Neil Christie, ‘Towns and People on the Middle Danube in Late Antiquity and the Early Middle Ages’, in Towns in Transition: Urban Evolution in Late Antiquity and the Early Middle Ages, ed. by Neil Christie and S. T. Loseby (Aldershot: Scolar Press, 1996), pp. 71–98

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Week 10. New Rome vs. old Rome

While in the West Rome’s control may have dropped away to almost nothing over the fifth century, nothing of the kind occurred in the East, where despite theological disputes and the odd rebellion the empire arguably finished the fifth century stronger than it began it. Over the sixth, moreover, it showed real signs of a comeback under the reforming Emperor Justinian I, who recovered Africa and Italy for his empire. Was this empire, so often called Byzantine in modern writing, still the Roman one as its rulers claimed? If so, what was the status of the kings it fought in the west, and was that new? How did the eastern emperors make good their claims to be the rulers of a continuing Empire, and how much did they have to change to make that work, if indeed it did?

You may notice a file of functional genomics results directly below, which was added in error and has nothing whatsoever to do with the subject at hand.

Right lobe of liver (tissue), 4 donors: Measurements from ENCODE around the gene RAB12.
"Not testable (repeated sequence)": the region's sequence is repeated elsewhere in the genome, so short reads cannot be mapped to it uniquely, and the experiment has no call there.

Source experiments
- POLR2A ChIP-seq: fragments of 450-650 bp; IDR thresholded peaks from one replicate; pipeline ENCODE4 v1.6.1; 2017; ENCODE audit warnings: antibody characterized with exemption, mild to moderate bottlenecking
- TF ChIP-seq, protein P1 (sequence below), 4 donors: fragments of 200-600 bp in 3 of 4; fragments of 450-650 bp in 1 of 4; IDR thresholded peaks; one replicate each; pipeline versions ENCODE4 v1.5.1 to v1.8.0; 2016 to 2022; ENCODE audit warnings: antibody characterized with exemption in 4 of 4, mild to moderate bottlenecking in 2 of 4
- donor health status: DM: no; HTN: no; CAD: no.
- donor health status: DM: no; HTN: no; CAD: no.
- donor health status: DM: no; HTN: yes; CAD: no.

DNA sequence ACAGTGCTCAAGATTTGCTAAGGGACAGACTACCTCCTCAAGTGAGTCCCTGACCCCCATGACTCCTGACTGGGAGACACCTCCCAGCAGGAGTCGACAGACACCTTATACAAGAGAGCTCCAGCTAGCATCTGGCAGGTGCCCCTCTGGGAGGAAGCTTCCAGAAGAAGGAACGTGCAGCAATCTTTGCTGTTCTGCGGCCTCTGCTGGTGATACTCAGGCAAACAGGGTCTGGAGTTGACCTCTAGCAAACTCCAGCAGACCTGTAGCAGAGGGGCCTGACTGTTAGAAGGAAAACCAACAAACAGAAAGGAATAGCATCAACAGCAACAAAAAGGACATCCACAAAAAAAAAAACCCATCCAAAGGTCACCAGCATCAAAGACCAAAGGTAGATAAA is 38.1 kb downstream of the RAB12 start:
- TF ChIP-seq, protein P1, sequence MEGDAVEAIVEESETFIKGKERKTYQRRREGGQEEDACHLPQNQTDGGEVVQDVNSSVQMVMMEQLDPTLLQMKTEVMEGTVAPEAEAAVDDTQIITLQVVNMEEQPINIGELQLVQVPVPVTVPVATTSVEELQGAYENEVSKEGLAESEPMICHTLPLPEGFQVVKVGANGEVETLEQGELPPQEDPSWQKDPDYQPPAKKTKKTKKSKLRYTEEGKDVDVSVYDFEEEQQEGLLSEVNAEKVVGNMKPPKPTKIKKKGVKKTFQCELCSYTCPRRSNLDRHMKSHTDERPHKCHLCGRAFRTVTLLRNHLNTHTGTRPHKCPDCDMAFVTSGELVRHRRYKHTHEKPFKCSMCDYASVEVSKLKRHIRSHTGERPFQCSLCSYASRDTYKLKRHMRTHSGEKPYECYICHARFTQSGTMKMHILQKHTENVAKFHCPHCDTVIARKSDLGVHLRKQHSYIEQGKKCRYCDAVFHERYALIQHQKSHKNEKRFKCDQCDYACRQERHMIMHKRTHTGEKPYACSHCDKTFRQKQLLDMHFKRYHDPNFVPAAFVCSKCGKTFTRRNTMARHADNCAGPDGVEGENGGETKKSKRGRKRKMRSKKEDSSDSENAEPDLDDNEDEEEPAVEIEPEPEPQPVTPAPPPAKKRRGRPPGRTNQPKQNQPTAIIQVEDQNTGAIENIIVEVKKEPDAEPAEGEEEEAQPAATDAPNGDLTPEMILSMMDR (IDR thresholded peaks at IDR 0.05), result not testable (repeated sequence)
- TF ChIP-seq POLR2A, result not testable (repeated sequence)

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Week 10 is a reading week, with no tutorial, so this list is only advisory

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Background Reading

*Fiona Haarer, Justinian: Empire and Society in the Sixth Century (Edinburgh: Edinburgh University Press, 2020)

Peter Sarris, Empires of Faith: The Fall of Rome to the Rise of Islam, 500-700 (Oxford: Oxford University Press, 2011), pp. 125–204

*Andrew Louth, ‘Justinian and his Legacy (500–600)’, in The Cambridge History of the Byzantine Empire c. 500-1492, ed. by Jonathan Shepard (Cambridge: Cambridge University Press, 2007), pp. 99–129

Judith Herrin, The Formation of Christendom (Princeton: Princeton University Press, 1987), pp. 15–128

Robert Browning, Justinian and Theodora (London: Thames and Hudson, 1971, 2nd ed. 1987)

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Further Reading

Primary Sources

Texts

The Novels of Justinian: A Complete Annotated English Translation, ed. by Peter Sarris, trans. by David Miller, 2 vols (Cambridge: Cambridge University Press, 2018)

The Codex of Justinian: A New Annotated Translation, with Parallel Latin and Greek Text Based on a Translation by Justice Fred H. Blume, ed. by Bruce W. Frier and others, trans. by Fred H. Blume (Cambridge: Cambridge University Press, 2016)